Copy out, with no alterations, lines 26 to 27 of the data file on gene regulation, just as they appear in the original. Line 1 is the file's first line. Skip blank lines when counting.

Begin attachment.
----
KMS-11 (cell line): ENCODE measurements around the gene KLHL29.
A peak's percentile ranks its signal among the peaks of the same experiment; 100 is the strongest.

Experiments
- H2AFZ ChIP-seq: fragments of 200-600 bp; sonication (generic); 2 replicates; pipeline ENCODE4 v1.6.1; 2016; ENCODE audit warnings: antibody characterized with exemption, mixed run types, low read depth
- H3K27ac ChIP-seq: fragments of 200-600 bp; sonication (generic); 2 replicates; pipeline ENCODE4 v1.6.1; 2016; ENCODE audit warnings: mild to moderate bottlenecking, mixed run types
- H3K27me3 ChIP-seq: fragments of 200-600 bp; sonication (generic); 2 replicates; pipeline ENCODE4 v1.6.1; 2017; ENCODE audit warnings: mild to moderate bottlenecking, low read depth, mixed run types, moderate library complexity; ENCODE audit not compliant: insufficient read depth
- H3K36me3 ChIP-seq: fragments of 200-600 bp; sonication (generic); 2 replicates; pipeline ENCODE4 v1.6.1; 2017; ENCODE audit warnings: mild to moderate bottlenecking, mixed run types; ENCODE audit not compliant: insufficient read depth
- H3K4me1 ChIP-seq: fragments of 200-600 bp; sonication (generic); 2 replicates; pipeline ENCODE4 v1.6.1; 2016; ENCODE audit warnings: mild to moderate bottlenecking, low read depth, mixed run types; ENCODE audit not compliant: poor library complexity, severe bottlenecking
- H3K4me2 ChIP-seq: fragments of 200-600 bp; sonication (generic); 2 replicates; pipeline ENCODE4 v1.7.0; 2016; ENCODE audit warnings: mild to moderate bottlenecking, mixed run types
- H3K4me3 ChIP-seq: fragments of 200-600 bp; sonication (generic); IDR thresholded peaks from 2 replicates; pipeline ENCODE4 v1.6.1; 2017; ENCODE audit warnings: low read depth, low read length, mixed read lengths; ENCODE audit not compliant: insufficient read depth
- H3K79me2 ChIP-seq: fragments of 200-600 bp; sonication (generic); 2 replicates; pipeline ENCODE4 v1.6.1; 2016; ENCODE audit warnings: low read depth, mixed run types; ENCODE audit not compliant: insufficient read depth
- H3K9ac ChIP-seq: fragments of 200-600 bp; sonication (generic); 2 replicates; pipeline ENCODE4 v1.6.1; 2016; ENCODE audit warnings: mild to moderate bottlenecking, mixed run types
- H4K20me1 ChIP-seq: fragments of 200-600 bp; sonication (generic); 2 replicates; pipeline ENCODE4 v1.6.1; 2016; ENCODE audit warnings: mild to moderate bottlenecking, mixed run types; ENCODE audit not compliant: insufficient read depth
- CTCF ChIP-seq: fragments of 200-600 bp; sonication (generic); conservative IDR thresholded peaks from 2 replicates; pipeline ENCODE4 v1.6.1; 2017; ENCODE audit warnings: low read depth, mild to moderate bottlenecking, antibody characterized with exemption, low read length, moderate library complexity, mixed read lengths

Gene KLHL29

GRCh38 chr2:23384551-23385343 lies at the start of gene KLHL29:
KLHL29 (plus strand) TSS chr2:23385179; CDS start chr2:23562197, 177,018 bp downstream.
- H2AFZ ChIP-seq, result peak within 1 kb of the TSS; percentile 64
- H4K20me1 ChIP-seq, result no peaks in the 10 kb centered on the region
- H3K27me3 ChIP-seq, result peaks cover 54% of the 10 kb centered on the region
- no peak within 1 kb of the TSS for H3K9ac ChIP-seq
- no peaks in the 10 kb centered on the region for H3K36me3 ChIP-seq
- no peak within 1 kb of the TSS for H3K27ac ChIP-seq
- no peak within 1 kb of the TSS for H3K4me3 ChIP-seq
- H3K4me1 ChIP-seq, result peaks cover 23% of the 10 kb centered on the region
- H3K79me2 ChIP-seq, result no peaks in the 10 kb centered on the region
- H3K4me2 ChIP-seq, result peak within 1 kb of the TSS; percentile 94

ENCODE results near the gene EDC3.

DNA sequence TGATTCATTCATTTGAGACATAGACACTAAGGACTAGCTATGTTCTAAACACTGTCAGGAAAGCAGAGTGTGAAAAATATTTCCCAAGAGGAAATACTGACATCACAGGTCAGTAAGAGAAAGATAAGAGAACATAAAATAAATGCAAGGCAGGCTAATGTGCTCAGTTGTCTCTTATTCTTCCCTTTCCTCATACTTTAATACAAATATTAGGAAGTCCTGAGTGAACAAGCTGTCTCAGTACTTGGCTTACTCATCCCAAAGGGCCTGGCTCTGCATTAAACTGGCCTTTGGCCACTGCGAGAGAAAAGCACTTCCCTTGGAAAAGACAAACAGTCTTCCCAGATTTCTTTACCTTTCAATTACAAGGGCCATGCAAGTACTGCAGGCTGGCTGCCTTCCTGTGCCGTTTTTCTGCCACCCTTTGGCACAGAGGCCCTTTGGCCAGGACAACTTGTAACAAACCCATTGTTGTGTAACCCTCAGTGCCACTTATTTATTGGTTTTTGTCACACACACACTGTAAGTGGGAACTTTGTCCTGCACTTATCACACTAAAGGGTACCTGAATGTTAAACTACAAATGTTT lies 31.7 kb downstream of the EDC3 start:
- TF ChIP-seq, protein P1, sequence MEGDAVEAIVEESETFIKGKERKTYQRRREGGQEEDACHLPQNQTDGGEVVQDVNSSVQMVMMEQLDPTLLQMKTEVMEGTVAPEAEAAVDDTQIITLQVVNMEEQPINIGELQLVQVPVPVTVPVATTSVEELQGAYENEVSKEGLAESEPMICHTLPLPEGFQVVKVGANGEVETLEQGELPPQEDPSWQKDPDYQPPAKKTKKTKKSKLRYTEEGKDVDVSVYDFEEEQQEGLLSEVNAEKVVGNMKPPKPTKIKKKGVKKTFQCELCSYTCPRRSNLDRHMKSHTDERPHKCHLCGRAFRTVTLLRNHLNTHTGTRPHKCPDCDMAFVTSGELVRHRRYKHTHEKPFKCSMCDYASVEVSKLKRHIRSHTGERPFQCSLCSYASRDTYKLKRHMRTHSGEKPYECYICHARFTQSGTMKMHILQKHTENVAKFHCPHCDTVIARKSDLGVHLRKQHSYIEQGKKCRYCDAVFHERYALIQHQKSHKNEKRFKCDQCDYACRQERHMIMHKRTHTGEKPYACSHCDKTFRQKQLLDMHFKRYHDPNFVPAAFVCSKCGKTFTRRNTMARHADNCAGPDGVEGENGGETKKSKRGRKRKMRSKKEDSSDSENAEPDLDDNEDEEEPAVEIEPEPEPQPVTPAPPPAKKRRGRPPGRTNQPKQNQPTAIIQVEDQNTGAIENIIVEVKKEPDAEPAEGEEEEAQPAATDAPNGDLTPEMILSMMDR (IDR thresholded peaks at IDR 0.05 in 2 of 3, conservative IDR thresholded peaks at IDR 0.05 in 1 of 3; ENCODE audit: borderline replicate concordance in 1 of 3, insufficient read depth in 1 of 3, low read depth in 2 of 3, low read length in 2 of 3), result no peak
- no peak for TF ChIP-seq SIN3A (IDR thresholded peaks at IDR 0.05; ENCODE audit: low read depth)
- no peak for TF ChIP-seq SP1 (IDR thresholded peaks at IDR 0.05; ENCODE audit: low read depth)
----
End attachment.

- H3K79me2 ChIP-seq, result no peaks in the 10 kb centered on the region
- H3K4me2 ChIP-seq, result peak within 1 kb of the TSS; percentile 94